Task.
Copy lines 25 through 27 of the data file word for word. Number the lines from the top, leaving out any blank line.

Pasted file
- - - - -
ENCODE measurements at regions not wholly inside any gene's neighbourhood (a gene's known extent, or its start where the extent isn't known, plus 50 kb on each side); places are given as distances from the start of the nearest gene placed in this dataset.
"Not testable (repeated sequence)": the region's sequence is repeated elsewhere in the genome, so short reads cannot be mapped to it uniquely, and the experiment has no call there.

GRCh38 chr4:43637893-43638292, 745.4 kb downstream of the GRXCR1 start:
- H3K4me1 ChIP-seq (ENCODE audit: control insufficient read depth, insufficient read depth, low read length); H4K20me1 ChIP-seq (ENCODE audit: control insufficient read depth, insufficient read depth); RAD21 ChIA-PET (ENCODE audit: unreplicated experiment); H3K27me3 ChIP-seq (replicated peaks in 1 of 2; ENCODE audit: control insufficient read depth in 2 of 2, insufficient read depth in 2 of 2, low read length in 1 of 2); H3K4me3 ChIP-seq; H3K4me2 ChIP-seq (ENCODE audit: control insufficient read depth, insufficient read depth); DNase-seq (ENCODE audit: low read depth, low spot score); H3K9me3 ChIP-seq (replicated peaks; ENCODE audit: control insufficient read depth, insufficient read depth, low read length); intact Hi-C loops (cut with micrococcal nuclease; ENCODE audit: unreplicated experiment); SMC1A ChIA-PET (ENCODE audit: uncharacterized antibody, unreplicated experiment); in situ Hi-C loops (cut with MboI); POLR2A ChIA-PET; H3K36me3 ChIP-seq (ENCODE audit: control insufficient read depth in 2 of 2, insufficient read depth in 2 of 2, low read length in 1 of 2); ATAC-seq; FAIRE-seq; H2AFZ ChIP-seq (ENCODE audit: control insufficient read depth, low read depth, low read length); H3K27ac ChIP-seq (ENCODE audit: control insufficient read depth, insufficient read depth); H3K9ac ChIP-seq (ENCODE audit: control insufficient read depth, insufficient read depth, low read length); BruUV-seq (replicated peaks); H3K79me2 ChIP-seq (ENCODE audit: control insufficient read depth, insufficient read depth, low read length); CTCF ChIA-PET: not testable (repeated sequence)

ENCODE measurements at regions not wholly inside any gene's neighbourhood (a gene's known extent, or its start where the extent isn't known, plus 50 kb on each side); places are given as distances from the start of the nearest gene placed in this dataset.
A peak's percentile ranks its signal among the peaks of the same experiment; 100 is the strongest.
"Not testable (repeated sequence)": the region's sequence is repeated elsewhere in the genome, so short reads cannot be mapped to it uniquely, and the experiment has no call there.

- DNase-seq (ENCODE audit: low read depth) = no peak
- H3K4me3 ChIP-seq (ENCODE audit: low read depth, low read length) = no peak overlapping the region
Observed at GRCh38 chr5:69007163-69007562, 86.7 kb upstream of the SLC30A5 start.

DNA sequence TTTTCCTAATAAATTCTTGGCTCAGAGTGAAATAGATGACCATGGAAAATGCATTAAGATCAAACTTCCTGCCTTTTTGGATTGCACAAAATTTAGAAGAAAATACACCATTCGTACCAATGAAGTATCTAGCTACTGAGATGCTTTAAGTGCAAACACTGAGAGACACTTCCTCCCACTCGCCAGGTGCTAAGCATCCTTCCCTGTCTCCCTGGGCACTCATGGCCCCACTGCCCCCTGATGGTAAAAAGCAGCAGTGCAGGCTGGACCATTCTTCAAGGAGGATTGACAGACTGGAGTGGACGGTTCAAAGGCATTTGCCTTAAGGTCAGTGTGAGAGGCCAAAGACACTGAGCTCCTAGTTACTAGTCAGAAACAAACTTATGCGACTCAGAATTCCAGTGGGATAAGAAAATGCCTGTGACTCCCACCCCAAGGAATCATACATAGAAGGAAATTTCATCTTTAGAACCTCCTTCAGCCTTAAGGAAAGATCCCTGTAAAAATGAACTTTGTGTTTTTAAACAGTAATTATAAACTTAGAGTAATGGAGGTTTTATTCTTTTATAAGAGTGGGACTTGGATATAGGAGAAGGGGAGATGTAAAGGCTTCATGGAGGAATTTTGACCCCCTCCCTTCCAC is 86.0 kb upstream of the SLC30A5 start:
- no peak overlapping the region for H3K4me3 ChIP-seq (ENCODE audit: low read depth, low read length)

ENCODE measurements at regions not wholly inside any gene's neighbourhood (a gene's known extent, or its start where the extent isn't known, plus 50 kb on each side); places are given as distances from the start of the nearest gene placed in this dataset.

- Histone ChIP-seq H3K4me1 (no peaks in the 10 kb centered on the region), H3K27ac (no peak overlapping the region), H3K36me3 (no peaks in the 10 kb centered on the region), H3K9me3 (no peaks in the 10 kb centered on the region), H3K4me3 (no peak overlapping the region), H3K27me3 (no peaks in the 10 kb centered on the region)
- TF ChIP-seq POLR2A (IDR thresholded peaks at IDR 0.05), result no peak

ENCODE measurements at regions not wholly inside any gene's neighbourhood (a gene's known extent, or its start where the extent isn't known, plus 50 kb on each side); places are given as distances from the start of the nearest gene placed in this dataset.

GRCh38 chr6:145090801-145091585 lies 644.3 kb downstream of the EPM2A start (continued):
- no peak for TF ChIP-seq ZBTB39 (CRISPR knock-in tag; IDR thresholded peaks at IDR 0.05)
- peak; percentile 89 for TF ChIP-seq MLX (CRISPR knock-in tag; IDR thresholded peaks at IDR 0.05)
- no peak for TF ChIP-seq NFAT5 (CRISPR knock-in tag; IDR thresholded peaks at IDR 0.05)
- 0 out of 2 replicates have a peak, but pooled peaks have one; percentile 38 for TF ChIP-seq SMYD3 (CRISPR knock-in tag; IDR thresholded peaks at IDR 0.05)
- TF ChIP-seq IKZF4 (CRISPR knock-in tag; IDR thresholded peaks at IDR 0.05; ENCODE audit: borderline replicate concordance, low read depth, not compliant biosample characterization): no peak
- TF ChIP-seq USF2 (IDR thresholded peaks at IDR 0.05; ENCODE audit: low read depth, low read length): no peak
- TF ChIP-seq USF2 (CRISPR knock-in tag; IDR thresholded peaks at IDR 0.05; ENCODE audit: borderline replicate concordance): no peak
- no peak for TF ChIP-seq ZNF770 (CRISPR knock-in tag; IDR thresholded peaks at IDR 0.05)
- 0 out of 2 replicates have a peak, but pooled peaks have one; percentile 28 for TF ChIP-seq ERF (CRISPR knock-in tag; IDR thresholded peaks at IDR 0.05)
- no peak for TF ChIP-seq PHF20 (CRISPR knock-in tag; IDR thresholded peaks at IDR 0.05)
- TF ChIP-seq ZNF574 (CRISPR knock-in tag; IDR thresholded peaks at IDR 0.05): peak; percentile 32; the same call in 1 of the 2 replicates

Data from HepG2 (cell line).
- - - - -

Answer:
- no peak for TF ChIP-seq ZNF770 (CRISPR knock-in tag; IDR thresholded peaks at IDR 0.05)
- 0 out of 2 replicates have a peak, but pooled peaks have one; percentile 28 for TF ChIP-seq ERF (CRISPR knock-in tag; IDR thresholded peaks at IDR 0.05)
- no peak for TF ChIP-seq PHF20 (CRISPR knock-in tag; IDR thresholded peaks at IDR 0.05)